When the Heartbleed vulnerability was disclosed in April 2014, many organizations scrambled to patch the bug. However, even after a year, little progress has been made to complete remediation and remove the threat. As of April 2015, 74% of the Global 2000 with public-facing vulnerable systems are still vulnerable. That’s only a 2% improvement in 8 months, still leaving almost 3 in every 4 of these companies open to breach. Action remains needed and should be taken to find and replace affected private keys.
This was revealed by the Venafi Labs team which re-evaluated SSL/TLS vulnerabilities in Q1 2015 and found that most Global 2000 organizations have failed to completely re mediate Heartbleed — now a full year after the vulnerability was first publicly disclosed. This leaves these organizations vulnerable to cyber attacks, future brand damage, and intellectual property loss.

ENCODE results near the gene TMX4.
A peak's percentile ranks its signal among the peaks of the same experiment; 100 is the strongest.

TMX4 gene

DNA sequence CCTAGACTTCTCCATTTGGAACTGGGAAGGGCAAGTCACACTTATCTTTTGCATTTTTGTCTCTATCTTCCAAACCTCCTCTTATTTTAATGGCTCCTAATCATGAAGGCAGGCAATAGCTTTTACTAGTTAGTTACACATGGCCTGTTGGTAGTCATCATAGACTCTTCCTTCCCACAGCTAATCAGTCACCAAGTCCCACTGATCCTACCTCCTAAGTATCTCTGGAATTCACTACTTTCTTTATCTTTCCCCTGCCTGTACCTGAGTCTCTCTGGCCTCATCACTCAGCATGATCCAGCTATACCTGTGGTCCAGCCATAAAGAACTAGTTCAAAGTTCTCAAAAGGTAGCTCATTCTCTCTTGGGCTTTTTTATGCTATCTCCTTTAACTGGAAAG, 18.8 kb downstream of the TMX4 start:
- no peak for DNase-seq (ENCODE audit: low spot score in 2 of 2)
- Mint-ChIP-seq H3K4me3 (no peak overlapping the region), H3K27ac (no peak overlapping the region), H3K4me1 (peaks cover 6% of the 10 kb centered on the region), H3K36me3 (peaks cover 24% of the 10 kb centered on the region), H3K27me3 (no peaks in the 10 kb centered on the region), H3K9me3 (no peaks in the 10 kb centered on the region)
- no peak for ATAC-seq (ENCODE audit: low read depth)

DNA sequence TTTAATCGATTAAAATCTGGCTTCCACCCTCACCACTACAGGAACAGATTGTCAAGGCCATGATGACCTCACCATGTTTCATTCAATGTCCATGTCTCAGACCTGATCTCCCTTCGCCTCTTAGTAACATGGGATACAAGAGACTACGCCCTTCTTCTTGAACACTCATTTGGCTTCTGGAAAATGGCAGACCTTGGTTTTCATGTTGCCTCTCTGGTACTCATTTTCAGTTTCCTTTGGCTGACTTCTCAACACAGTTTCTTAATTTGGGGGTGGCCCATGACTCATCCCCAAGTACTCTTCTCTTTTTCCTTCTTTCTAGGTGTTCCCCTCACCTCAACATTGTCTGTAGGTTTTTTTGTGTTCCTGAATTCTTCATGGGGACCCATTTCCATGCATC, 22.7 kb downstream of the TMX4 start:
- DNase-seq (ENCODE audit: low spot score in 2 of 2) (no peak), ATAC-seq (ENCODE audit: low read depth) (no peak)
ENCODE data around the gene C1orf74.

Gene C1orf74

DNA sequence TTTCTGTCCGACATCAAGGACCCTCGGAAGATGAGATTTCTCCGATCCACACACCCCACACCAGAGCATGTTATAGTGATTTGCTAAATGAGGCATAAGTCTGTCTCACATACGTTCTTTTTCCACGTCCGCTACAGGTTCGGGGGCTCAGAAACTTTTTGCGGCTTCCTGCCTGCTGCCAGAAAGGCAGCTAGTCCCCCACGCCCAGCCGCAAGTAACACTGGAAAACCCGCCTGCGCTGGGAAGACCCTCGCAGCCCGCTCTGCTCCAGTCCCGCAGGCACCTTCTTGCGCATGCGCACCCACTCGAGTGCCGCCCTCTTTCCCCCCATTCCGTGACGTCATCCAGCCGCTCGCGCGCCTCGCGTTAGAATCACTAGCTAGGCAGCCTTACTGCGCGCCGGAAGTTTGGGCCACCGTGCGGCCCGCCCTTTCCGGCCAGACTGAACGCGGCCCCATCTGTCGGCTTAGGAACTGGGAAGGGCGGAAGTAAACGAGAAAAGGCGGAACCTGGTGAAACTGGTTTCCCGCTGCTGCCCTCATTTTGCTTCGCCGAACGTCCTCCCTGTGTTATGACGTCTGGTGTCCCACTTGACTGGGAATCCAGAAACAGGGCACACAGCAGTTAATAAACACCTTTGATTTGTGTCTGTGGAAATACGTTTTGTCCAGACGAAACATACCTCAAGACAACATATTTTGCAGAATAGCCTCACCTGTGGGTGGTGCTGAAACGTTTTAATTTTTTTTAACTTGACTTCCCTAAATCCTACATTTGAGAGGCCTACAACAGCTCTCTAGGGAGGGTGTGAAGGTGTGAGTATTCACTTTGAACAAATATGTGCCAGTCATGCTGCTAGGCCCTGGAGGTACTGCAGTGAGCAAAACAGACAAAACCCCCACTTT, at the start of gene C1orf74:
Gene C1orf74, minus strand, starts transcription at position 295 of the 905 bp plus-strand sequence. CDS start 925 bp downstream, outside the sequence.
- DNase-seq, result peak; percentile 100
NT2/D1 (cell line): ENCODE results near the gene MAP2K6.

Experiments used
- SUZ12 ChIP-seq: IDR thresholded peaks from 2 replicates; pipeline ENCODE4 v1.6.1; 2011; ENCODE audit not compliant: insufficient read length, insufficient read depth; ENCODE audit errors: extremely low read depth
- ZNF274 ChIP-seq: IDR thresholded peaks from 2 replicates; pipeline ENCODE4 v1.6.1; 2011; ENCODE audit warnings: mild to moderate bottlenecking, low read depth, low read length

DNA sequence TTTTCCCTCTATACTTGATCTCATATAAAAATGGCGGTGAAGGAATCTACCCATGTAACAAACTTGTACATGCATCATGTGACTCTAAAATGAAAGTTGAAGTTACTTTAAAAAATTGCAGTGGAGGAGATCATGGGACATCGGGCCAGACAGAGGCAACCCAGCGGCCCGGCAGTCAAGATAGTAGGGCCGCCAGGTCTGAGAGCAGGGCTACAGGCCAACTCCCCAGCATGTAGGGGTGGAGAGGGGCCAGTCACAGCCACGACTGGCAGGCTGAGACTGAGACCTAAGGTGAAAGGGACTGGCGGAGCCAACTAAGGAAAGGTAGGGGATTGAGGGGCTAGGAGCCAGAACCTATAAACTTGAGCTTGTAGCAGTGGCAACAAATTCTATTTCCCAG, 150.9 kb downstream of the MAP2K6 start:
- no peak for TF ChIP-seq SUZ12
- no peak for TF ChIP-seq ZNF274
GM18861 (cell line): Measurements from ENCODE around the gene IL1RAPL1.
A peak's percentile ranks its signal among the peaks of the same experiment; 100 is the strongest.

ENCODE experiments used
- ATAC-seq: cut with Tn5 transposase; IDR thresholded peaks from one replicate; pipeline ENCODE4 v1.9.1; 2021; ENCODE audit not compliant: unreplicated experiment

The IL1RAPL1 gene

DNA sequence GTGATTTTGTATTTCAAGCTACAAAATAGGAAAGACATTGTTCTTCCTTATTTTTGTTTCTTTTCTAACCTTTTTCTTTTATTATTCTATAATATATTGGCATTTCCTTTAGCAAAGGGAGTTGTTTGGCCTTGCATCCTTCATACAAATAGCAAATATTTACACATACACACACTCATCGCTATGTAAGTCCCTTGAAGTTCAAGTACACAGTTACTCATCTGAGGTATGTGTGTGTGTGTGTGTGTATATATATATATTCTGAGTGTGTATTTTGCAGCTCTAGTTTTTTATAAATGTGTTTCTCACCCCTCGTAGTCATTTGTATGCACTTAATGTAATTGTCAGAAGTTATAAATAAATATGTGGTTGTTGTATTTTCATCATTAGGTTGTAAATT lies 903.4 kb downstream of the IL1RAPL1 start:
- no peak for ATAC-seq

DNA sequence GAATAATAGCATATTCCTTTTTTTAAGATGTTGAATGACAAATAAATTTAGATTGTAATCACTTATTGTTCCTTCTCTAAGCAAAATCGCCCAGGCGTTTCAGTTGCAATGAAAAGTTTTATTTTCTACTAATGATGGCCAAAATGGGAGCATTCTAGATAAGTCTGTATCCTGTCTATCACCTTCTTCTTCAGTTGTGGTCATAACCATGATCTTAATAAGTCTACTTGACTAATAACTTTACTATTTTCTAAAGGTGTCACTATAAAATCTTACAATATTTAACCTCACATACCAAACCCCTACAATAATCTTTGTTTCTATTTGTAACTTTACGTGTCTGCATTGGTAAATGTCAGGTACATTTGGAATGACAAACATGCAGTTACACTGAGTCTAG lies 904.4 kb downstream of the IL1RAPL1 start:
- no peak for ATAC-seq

Heartbleed is a vulnerability in OpenSSL 1.0.1 through 1.0.1f (inclusive). This vulnerability allows an attacker to extract data that includes SSL/TLS keys for X.509 digital certificates from the target without hacking the environment or being detected. From the start, it was clear that Heartbleed was not just another “patch-it” event. It struck at the core of what creates online trust: SSL keys and certificates. If SSL keys and certificates could be compromised, websites could be spoofed for phishing attacks and encrypted communications decrypted via man-in-the-middle (MITM) tactics resulting in customer data loss and intellectual property theft.